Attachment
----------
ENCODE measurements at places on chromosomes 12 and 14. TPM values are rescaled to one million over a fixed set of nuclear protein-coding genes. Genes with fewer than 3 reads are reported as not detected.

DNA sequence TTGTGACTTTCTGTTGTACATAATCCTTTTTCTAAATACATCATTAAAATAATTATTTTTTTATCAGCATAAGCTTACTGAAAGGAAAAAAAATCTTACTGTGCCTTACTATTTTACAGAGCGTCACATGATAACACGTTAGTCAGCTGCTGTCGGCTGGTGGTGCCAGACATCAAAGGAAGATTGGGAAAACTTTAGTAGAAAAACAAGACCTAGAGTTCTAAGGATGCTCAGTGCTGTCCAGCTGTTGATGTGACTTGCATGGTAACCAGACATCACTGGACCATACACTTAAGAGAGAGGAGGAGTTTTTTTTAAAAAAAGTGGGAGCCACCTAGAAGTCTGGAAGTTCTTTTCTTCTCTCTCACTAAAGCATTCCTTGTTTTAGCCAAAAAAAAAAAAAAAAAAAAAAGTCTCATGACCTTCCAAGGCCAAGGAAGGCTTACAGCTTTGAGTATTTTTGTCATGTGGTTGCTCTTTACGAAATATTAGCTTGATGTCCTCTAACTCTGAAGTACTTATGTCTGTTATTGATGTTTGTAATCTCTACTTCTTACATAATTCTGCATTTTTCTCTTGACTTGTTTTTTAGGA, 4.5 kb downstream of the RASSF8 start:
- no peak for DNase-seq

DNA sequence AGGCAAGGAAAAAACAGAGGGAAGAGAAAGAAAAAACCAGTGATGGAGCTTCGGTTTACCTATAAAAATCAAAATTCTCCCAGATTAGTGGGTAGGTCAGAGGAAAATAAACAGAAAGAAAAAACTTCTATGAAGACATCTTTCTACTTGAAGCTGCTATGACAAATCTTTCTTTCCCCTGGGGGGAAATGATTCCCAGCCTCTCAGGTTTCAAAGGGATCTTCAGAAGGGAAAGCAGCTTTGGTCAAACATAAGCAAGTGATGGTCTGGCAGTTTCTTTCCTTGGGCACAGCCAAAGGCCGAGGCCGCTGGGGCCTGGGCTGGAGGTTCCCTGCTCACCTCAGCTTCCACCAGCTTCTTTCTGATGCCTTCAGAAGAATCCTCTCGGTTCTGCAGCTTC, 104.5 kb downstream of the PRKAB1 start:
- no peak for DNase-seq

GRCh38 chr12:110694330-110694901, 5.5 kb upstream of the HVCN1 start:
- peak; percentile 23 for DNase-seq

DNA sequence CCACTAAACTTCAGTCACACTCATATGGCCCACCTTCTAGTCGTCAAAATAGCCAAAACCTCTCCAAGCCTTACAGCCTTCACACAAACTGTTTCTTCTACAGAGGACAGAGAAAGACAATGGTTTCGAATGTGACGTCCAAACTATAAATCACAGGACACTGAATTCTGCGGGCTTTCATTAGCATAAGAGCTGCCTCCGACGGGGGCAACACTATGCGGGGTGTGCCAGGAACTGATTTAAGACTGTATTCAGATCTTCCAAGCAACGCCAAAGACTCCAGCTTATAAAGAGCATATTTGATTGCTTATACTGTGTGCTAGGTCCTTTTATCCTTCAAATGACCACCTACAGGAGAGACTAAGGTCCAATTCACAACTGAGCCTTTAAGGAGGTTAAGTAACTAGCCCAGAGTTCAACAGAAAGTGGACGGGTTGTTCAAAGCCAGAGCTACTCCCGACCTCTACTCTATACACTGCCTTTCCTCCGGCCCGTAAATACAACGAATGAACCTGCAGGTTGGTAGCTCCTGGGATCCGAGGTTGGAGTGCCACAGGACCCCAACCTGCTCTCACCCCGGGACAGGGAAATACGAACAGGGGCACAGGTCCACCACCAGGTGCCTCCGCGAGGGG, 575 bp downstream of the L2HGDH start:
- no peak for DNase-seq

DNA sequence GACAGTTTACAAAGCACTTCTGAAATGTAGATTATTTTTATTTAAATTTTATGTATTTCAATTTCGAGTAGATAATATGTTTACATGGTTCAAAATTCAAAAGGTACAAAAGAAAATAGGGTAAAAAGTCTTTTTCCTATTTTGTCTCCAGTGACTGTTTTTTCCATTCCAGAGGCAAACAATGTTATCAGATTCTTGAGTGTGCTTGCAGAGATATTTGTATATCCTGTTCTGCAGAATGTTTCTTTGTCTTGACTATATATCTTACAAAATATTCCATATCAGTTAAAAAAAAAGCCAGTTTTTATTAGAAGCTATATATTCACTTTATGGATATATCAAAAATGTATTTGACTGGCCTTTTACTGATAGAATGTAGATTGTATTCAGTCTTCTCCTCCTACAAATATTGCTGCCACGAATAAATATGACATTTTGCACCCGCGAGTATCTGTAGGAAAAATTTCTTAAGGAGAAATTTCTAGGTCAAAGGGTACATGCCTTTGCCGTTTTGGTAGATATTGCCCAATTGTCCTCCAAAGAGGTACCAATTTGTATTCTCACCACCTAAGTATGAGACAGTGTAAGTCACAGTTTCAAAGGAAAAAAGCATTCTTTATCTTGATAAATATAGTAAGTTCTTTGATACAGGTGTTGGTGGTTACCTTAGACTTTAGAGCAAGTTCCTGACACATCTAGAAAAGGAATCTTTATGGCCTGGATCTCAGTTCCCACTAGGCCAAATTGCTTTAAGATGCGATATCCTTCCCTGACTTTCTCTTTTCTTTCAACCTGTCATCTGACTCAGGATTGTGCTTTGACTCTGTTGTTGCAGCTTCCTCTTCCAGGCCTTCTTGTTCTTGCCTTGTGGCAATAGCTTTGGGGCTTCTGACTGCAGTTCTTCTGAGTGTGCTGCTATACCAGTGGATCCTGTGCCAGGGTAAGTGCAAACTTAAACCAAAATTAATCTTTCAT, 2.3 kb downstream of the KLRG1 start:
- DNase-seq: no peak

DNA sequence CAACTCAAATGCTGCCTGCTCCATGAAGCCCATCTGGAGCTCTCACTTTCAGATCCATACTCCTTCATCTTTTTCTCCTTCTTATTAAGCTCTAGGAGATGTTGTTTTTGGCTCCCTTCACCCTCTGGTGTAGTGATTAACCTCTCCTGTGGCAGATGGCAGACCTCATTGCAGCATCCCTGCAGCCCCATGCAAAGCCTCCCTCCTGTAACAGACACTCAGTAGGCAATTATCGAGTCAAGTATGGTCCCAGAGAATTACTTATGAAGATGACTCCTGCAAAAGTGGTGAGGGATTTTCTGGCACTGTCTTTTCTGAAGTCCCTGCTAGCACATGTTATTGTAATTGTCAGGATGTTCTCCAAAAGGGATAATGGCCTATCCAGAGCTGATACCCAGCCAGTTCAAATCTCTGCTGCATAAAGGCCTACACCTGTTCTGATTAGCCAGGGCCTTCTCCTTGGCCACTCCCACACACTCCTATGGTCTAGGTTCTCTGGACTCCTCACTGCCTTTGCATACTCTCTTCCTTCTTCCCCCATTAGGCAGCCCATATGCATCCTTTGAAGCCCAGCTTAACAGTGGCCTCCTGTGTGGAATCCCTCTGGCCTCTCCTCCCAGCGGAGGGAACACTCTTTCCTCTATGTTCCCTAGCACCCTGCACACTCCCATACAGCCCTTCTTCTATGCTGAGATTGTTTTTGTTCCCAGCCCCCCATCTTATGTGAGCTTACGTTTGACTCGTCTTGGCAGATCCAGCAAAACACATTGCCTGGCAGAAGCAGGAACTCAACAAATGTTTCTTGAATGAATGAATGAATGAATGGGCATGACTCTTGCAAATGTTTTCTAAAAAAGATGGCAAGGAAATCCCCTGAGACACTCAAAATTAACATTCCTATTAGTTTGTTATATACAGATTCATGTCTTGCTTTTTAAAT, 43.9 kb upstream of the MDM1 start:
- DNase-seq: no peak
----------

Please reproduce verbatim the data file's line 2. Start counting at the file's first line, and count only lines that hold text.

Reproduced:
DNA sequence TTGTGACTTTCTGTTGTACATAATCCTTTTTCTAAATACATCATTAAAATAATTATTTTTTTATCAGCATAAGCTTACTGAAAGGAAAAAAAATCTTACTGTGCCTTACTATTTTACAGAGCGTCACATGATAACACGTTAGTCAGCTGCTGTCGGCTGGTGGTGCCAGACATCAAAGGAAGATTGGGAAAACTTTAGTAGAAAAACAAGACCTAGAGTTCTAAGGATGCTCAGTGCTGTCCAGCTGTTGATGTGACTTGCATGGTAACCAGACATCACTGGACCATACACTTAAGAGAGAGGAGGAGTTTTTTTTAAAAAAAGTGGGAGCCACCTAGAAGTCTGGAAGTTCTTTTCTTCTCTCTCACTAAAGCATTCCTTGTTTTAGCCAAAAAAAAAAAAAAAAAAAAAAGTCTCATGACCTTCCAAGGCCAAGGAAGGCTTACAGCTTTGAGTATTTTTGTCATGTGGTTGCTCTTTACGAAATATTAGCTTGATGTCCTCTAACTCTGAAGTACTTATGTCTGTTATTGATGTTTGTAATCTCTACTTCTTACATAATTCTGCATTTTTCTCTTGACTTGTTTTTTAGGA, 4.5 kb downstream of the RASSF8 start: